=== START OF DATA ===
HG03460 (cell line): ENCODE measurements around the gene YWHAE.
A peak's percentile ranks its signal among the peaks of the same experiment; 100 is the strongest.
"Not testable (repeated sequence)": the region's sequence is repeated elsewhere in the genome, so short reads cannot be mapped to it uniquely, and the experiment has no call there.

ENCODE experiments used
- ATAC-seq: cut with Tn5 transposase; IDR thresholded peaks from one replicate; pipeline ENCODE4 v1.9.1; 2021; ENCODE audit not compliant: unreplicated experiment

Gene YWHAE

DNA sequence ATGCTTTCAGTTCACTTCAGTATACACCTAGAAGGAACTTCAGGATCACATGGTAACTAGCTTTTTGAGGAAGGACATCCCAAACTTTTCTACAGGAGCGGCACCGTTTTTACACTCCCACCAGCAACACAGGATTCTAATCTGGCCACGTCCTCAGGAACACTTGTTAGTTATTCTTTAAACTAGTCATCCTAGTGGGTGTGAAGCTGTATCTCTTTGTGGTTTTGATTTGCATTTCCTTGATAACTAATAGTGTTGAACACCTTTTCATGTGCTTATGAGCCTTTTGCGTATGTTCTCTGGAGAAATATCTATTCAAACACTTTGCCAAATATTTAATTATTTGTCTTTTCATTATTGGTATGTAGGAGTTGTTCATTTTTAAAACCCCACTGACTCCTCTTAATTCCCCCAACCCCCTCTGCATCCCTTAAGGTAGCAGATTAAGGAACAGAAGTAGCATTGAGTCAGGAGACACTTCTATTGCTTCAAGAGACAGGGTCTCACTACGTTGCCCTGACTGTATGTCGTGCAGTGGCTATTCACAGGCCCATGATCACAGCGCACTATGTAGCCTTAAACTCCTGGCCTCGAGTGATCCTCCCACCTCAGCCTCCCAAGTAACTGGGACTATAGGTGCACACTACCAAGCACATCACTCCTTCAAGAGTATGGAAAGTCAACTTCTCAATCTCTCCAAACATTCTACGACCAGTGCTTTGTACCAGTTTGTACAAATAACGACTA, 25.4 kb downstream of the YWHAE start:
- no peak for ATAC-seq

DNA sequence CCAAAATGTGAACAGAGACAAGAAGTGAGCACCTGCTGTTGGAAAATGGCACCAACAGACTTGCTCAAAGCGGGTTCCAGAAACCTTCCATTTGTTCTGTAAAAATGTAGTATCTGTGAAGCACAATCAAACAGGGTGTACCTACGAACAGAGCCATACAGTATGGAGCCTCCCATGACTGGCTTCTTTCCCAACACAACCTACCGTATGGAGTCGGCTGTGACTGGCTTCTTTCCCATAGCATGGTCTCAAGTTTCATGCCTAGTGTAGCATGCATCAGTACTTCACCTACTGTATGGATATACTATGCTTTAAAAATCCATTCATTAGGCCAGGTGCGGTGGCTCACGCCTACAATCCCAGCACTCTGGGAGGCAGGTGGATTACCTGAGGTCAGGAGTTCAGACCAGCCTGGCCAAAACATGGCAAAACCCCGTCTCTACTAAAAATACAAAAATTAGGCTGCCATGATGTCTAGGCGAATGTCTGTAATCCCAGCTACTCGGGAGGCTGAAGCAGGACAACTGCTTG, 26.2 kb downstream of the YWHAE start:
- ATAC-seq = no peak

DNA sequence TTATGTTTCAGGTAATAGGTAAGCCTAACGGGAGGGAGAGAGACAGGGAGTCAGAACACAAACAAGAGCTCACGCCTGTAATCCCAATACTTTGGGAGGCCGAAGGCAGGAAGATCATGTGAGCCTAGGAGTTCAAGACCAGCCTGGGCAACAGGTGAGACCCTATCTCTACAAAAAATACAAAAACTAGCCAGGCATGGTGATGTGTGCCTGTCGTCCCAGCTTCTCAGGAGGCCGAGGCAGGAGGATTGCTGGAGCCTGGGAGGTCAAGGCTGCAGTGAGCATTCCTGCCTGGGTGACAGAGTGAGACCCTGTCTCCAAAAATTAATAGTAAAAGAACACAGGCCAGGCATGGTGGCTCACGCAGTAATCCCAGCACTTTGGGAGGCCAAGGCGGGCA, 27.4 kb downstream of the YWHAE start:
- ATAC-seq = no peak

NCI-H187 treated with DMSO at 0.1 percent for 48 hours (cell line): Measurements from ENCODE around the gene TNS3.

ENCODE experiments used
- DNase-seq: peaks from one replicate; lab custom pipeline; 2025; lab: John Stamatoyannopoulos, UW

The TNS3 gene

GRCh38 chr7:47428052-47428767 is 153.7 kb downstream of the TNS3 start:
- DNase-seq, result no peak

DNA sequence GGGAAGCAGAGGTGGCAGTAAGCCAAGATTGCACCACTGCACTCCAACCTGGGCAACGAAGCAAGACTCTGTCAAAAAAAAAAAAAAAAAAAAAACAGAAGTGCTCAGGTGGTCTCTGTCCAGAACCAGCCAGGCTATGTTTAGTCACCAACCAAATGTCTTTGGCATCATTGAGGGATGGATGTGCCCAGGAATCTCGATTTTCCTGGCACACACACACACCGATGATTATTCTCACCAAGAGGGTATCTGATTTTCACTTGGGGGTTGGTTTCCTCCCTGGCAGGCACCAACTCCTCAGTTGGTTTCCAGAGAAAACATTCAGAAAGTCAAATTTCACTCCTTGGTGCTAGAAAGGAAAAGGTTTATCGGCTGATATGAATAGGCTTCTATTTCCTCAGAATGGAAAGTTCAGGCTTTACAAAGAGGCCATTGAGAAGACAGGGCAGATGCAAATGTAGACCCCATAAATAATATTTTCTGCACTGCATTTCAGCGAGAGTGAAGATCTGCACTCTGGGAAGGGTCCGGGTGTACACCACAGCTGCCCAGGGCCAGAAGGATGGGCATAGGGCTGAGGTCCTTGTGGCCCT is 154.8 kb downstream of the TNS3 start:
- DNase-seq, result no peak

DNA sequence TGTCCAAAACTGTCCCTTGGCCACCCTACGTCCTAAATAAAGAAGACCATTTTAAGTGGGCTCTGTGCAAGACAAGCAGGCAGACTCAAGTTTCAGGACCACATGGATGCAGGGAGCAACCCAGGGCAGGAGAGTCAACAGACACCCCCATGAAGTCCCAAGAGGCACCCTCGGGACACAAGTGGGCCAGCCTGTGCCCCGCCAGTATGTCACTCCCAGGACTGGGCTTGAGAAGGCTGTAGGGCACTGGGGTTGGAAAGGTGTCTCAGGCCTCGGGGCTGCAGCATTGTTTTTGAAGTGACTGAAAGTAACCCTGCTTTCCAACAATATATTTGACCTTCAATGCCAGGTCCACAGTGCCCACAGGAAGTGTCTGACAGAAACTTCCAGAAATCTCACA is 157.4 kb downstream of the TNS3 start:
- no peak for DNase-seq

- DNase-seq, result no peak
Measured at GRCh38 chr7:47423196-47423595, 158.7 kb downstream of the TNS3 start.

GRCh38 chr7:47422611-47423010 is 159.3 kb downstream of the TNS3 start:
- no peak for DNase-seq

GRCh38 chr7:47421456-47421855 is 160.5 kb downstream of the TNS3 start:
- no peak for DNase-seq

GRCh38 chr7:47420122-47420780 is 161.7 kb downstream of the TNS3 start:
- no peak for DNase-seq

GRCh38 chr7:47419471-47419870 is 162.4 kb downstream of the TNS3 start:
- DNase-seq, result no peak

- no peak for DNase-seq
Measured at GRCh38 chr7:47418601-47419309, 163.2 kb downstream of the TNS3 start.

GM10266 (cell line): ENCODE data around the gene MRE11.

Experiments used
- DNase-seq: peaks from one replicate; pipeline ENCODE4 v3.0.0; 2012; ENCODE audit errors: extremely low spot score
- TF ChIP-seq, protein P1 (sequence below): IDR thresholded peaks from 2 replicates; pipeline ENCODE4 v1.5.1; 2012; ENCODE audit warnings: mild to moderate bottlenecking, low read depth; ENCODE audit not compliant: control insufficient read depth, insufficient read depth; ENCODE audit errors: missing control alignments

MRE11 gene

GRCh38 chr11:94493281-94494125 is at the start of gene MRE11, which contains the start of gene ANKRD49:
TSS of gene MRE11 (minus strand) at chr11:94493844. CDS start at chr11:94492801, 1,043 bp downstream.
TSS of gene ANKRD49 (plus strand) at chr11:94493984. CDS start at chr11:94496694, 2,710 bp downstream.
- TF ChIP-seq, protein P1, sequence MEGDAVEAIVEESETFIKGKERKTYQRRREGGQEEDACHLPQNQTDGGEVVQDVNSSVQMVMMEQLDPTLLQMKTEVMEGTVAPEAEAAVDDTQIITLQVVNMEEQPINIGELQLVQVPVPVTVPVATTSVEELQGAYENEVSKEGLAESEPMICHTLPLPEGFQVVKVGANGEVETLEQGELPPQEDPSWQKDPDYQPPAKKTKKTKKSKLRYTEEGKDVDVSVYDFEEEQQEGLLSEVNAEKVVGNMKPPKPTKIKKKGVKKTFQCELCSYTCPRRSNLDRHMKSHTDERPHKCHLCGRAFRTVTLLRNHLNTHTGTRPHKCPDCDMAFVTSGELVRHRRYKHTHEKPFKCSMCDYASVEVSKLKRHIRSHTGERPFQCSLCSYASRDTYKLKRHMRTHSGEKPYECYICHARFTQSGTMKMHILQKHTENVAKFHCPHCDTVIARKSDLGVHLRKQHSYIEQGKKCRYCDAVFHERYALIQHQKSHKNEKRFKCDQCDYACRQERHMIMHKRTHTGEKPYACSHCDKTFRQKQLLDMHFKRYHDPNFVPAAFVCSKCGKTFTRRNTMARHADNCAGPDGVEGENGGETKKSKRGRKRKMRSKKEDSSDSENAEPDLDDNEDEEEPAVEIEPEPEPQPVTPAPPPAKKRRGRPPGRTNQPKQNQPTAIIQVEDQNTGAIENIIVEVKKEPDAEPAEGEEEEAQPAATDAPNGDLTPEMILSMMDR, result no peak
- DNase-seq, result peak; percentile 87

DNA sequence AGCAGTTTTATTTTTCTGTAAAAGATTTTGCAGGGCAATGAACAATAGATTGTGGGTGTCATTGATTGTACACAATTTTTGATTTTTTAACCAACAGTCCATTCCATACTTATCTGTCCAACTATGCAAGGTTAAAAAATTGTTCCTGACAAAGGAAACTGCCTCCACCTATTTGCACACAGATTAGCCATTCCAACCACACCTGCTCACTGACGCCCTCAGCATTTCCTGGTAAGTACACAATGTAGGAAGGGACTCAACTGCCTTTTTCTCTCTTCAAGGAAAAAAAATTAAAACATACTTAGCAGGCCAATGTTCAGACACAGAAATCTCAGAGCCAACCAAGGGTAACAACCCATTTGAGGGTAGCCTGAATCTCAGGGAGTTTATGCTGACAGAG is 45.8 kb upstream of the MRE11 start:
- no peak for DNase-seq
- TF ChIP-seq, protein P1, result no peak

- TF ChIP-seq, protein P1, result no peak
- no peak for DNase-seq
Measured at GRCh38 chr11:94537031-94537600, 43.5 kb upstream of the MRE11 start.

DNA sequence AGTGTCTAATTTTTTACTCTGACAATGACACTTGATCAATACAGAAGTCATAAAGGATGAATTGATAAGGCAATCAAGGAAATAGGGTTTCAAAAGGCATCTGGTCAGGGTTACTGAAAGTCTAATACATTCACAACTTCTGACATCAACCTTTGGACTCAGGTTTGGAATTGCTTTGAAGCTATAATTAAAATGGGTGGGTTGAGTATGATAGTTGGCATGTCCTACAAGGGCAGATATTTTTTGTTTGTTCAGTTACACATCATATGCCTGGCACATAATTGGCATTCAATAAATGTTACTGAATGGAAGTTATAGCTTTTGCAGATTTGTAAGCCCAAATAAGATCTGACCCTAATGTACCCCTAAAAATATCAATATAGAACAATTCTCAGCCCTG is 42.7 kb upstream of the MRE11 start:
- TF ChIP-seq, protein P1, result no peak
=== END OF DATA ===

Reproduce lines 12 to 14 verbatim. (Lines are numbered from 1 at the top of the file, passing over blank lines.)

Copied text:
- ATAC-seq = no peak

NCI-H187 treated with DMSO at 0.1 percent for 48 hours (cell line): Measurements from ENCODE around the gene TNS3.

ENCODE experiments used